(And check out the hashtags #makingmagicbook and #BrianaSaussy for more inspiration for your own magic on your social media of choice.)
I’ll do a post once I’ve got a bit of the spinning and knitting done, so you can see what that fibre looks like when it’s being made into something.
Until then, blessed Yule, and may whatever holidays you celebrate in the next few weeks be wonderful.
A tad late this week! Also, it was a fairly quiet week.
Thursday: I missed the call for the online class, due to inability to manage time. I need to watch the recording, which is a project for this coming weekend.
Saturday: I did makeup class for one of my current Dedicants, we set up for ritual, had our Yule ritual, and then more class. Yay! All of these things were good.
Then I did a rough plan of how I want to spend my winter vacation (lots of cleaning, organising, and I want to do twelve days of spinning yarn, not least because I want to have some handspun yarn for ritual use for Imbolc.)
Sunday: I spent some more quality time reading about odd historical Tarot decks. This is my kind of fun, really.
I am off on vacation starting on Friday for nearly 2 weeks, yay! I am looking forward to getting so many things done at home.
Sometime between Thursday and Friday, I need to go grocery shopping (so I can bring cook and bring food to potluck on Friday) and do a round of laundry (with a plan to do a larger massive haul to the laundromat on a suitable day over my vacation, which is somewhat dependent on weather.)
Friday: I am off to the Cornucopia Collective open ritual, along with probably two of my Dedicants, so that’ll be fun. (If you happen to be in the Boston area, and inclined to go, I will introduce myself as Jenett.)
Wednesday: A brief check-in call related to one of my classes. The card drawn for it has me thinking a lot about what things I want to give my time to this coming year, and what things I don’t.
Thursday: I had coffee with a priestess I’ve met through some of the local community planning stuff I’ve been doing, and that was great.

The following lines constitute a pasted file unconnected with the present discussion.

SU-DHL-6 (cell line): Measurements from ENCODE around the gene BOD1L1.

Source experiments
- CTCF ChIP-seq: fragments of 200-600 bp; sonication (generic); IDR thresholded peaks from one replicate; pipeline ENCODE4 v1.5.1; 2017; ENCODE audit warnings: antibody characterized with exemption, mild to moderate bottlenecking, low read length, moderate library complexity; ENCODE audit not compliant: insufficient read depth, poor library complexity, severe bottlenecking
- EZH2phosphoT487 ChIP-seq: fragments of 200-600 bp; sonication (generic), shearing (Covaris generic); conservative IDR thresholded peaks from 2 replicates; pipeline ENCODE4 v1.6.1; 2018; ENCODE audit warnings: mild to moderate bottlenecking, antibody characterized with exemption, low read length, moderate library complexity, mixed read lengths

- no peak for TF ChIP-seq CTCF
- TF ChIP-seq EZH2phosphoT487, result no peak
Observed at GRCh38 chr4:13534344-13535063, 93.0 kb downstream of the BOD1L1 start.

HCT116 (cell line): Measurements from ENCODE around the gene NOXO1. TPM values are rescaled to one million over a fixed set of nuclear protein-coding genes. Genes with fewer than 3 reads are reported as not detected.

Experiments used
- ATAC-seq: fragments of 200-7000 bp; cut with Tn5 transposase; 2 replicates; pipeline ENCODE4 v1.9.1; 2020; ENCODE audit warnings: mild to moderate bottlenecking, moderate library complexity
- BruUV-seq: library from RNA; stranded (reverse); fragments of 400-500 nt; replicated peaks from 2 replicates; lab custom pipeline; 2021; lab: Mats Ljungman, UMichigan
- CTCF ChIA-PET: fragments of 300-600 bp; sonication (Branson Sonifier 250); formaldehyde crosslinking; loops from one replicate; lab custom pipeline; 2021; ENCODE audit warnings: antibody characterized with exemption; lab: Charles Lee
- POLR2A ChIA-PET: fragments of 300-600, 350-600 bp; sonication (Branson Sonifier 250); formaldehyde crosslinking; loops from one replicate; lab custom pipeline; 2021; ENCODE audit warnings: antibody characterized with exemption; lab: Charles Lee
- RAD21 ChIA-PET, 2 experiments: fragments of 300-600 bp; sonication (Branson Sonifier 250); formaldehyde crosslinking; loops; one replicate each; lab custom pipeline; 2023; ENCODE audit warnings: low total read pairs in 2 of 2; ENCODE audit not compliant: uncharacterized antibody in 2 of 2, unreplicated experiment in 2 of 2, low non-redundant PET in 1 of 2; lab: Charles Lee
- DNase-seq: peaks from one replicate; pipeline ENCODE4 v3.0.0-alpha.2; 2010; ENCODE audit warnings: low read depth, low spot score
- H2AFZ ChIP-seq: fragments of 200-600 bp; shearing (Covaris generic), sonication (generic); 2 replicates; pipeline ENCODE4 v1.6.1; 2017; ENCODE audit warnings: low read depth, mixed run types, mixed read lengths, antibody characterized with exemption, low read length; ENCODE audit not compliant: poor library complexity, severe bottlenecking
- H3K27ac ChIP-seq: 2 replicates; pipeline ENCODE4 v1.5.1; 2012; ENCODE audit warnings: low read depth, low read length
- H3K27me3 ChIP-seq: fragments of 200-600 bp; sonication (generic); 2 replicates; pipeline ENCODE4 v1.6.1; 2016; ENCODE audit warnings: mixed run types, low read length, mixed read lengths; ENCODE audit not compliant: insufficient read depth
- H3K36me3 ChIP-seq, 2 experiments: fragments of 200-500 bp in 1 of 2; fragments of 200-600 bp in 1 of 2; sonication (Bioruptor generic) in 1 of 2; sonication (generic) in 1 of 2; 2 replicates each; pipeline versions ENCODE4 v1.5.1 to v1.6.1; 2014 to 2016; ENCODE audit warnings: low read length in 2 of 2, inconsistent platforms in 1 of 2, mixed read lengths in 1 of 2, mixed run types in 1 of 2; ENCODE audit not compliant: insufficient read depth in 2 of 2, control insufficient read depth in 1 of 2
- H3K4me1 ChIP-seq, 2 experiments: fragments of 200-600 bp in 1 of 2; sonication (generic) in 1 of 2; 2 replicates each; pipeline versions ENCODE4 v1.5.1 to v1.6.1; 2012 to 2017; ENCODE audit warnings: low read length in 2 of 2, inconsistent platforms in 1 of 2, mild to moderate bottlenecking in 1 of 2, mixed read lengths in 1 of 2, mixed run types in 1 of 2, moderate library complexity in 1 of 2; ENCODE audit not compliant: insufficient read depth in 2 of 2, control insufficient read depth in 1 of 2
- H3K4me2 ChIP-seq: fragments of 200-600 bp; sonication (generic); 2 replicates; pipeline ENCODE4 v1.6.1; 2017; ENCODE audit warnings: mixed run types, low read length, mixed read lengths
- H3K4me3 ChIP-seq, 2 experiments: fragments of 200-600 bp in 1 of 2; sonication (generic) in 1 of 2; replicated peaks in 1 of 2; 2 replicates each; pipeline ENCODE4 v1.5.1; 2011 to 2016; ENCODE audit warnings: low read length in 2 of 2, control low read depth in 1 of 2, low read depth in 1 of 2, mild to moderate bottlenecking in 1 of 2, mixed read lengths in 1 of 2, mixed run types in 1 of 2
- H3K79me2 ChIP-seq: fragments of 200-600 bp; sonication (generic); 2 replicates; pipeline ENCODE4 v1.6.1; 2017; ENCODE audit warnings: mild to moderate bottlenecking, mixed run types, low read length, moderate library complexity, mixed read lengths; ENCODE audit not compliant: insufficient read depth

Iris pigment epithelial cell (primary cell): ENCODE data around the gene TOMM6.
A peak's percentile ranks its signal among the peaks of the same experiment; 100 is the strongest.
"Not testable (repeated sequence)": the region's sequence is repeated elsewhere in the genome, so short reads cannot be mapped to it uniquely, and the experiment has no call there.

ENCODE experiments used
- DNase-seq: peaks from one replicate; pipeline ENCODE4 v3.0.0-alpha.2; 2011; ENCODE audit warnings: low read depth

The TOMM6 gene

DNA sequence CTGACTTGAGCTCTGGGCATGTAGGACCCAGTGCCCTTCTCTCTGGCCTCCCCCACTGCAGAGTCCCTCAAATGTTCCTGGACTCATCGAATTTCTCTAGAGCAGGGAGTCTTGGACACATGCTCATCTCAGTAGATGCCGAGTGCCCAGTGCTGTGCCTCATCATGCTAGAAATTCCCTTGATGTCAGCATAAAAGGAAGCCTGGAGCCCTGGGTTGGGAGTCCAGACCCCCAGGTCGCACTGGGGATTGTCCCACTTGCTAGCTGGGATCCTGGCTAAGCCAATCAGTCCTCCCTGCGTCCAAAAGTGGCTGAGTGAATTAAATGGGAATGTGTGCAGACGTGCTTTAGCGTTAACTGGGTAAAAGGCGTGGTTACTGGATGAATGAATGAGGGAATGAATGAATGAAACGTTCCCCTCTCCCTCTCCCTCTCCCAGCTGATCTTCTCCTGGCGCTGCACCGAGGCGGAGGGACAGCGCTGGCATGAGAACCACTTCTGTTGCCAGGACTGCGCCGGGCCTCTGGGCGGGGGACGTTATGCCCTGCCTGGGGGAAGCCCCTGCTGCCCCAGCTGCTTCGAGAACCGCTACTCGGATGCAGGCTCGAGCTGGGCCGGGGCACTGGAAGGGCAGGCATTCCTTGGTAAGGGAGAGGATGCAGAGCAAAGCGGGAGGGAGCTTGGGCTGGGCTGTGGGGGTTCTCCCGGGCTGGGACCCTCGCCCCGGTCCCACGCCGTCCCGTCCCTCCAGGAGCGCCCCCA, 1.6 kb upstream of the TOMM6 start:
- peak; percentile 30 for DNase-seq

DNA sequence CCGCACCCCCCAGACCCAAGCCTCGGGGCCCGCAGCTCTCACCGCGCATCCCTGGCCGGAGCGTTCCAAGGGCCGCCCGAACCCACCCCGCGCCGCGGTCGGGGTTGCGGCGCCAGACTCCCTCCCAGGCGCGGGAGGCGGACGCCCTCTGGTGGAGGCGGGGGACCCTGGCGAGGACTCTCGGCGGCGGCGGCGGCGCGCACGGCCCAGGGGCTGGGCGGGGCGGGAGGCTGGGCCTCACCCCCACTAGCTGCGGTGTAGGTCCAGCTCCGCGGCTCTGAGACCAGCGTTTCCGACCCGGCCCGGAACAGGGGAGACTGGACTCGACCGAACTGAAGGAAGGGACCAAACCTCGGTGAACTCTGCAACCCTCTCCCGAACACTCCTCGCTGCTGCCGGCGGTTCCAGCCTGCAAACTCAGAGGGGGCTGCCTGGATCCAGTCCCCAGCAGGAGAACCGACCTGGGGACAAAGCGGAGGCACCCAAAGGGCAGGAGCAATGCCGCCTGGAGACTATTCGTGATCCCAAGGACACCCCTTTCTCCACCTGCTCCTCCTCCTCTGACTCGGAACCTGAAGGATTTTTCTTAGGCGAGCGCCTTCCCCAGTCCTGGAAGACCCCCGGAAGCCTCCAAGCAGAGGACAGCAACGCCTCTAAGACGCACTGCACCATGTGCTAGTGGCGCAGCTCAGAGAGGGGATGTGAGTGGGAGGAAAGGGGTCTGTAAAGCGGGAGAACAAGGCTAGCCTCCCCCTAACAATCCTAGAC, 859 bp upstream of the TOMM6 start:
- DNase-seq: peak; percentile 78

One of the things I haven’t had since I left Minnesota was people to talk through some of the issues of group work with in person. (I have friends online who I can do that with, who are great, but it’s not quite the same thing as getting coffee.) It was really great to both do some of that, and look forward to being able to do more in the future.
Saturday and Sunday: I spent some quality time thinking about long-term goals with my new planner (one of the Dragontree Rituals for Living Dreambook line.) I keep most of my day to day tasks electronically, and I’m doing well with some long-term projects, but I wanted something to bridge the gap and help me make more progress on some things week to week or month to month.
I also did more note-taking work on the Sola Busca book, which keeps reminding me how much I love just setting aside time to dive into something in more depth and make sense of it in my head. Definitely a priority for the coming year.
This week is full of medical appointments, and my focus in my planner for the week is “Get through all the necessary appointments with grace”. (None of them are dire, just one is awkwardly scheduled.)
On the religious and magical front:
Thursday: Online ritual and discussion for one of the courses I’m doing.
Saturday: Make-up class for someone who had to miss last Dedicant class at 9am, followed by Yule ritual and Dedicant class from 11-2. (After which I will probably fall over in a puddle.)
The week after
I’m taking Friday off (partly becuase I’m going to a public ritual in the evening, and so I can start resetting my sleep schedule to see if I have a chance of doing the Up All Night Ritual that The Cauldron forum does every year. It’s one of the pivot points of my personal ritual year.
(It’s open to anyone, but if you want to join us in the Discord channel, you’ll need to make a couple of posts on the forum to get access to that. Basic info here, more coming soon.)
And then I’m off work until January 2nd, with a long list of things I want to get done at home, some of which are explicitly witchy and magical.